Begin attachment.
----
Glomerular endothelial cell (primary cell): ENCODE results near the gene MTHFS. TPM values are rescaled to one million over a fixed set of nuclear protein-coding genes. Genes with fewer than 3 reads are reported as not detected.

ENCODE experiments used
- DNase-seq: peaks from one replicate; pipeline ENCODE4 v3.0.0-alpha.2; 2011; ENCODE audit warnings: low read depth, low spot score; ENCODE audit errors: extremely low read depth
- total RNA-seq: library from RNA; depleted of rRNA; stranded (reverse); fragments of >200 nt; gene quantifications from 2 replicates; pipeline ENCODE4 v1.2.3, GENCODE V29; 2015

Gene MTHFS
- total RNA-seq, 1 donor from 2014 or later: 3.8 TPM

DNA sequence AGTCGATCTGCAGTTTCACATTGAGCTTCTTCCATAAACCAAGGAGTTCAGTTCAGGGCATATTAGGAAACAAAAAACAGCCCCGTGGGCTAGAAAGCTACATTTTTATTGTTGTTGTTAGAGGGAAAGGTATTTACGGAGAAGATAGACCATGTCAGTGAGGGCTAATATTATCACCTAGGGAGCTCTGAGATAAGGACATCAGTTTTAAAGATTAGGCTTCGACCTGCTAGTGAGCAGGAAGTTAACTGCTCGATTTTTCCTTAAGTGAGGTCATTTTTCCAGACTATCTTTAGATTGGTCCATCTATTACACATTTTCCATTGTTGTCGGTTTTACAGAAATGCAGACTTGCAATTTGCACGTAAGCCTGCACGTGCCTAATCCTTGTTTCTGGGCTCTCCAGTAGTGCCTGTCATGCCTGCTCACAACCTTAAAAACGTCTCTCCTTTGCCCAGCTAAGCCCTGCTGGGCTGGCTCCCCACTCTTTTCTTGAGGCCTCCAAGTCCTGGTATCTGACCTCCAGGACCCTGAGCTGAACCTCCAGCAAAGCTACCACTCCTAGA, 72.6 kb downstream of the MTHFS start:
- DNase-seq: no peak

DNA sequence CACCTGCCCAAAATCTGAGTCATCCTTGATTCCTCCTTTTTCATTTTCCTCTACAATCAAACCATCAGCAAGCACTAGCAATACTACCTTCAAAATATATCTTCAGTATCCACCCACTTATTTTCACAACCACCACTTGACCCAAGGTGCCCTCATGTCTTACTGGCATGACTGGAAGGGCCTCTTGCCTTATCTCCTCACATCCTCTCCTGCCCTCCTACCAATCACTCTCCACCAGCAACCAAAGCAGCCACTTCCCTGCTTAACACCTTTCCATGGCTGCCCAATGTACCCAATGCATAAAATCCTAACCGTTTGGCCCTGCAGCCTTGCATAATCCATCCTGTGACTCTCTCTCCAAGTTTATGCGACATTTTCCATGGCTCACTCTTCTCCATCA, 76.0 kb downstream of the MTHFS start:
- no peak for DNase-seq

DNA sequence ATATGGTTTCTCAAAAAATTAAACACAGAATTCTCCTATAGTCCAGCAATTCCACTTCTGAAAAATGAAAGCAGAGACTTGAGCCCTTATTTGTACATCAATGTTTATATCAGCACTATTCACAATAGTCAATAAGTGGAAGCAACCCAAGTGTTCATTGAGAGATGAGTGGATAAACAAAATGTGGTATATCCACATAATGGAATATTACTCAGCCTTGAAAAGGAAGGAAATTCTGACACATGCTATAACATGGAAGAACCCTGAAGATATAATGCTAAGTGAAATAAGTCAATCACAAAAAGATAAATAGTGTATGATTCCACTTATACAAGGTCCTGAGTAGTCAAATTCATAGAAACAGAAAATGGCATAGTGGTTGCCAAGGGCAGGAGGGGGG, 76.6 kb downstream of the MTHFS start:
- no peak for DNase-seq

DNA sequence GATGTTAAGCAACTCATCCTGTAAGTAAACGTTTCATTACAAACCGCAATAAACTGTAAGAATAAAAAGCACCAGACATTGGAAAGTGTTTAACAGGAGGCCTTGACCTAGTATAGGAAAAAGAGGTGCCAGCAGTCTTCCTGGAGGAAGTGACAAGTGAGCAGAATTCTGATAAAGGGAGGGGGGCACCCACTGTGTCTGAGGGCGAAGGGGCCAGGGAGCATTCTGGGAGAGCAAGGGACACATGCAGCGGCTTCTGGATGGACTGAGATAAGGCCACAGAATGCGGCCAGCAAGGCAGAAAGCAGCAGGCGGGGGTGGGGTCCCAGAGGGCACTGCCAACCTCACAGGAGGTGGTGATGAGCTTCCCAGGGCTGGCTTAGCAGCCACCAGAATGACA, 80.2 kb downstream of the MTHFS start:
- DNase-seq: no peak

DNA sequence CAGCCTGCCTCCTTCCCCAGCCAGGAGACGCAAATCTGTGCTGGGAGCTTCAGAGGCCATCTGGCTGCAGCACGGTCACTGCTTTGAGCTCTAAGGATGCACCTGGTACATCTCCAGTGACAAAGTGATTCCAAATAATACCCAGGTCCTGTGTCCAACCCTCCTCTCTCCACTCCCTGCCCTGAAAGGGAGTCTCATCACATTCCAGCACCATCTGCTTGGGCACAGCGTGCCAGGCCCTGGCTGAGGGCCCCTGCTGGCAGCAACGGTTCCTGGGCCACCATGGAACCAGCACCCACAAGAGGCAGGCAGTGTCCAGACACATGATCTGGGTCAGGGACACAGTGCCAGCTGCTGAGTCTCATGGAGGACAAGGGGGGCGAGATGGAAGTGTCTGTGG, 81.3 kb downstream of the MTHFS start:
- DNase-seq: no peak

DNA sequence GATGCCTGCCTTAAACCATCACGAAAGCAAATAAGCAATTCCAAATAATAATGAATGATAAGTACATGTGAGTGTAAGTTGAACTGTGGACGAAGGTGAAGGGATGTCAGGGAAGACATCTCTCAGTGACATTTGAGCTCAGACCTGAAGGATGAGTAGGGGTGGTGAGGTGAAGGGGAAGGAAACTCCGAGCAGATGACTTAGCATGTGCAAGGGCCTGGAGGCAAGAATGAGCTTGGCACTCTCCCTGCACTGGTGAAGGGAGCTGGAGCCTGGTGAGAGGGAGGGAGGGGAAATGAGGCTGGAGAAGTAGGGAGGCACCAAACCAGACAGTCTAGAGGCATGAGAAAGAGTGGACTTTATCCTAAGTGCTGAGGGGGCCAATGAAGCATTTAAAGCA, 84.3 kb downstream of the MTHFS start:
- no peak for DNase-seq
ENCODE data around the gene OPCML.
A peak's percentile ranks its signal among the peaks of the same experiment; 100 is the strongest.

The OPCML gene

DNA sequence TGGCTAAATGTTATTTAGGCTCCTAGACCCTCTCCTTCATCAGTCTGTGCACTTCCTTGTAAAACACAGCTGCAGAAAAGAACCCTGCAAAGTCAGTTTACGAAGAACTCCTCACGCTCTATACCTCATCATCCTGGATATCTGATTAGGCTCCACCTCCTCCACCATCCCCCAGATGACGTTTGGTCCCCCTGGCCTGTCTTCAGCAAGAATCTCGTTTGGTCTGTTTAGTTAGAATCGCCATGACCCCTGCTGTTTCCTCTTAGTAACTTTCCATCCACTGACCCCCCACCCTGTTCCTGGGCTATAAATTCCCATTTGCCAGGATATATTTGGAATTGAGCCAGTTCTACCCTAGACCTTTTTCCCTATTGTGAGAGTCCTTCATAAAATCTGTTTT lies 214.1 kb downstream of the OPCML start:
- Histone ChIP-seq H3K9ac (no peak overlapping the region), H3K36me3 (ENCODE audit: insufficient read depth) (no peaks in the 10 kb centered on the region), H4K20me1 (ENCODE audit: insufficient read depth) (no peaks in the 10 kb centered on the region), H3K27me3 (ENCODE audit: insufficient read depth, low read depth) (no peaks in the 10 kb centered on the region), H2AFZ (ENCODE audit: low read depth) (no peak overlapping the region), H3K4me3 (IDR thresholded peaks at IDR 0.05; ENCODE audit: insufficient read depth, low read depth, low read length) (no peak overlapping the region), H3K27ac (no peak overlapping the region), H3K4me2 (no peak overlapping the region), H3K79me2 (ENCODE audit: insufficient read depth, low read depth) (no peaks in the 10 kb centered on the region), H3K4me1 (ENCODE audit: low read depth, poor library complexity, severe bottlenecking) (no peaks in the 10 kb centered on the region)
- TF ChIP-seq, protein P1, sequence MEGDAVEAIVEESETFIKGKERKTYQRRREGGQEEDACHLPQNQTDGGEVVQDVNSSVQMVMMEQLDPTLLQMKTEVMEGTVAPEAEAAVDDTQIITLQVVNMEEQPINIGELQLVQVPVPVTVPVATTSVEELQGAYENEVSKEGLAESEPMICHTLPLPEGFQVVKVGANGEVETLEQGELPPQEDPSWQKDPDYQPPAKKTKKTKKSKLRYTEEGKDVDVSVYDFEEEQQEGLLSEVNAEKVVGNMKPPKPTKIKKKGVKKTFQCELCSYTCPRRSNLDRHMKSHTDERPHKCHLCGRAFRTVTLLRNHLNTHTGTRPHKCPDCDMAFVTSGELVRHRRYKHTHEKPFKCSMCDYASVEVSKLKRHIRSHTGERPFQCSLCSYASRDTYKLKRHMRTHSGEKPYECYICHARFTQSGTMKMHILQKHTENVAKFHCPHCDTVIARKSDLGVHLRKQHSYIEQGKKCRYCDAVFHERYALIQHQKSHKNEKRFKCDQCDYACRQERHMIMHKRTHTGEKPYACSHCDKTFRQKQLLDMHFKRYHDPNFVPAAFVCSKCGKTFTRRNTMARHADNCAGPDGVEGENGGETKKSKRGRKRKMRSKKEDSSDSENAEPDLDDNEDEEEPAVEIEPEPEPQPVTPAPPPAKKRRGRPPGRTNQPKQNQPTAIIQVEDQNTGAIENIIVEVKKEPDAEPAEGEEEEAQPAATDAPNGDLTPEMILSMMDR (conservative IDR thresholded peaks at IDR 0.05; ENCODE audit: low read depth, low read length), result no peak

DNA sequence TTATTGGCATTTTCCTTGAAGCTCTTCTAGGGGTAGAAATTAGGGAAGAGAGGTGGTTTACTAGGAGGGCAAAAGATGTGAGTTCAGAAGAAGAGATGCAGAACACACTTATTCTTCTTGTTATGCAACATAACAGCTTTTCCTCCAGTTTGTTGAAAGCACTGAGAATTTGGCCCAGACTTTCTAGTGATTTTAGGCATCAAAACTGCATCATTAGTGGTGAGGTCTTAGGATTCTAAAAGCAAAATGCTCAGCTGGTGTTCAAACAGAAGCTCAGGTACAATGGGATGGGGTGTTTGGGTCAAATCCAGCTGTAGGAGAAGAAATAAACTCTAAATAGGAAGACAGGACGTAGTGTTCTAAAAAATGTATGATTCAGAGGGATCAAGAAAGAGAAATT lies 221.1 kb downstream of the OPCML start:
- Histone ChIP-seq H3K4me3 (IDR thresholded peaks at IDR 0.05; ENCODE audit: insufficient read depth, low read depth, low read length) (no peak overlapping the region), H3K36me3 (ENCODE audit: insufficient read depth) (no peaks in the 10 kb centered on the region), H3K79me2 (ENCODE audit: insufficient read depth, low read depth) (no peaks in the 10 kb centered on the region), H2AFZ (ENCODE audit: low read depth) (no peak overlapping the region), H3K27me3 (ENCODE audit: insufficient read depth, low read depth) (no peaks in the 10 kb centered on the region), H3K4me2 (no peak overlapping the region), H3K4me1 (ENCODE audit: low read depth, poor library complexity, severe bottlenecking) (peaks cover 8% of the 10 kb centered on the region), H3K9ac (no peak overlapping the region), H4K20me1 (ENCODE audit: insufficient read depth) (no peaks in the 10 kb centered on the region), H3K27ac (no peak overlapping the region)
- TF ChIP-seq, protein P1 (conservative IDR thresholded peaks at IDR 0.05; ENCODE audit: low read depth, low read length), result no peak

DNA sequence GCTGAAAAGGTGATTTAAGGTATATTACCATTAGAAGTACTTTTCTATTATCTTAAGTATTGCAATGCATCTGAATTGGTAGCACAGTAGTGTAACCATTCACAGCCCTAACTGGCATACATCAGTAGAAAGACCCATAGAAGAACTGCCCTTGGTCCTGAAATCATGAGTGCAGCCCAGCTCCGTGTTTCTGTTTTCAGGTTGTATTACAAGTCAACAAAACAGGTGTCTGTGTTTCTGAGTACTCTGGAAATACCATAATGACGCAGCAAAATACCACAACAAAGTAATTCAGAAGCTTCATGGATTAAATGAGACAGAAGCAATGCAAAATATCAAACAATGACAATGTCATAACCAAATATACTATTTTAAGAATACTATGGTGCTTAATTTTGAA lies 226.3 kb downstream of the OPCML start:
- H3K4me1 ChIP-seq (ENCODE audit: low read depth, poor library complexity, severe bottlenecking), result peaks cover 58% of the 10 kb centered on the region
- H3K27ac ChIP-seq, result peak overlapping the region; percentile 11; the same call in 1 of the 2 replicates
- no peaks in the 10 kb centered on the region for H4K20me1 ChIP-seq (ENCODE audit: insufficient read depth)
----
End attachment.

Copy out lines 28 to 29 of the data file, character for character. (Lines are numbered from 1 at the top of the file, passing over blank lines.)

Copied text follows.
DNA sequence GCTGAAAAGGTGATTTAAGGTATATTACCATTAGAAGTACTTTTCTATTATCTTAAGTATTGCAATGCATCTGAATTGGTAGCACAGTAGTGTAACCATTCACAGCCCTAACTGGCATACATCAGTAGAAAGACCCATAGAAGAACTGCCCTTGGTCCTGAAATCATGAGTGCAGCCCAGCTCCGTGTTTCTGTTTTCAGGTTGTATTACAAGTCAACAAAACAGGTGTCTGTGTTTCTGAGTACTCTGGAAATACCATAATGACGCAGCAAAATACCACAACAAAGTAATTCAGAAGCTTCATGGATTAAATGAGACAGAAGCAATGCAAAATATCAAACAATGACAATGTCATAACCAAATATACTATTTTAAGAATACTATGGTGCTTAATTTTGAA lies 226.3 kb downstream of the OPCML start:
- H3K4me1 ChIP-seq (ENCODE audit: low read depth, poor library complexity, severe bottlenecking), result peaks cover 58% of the 10 kb centered on the region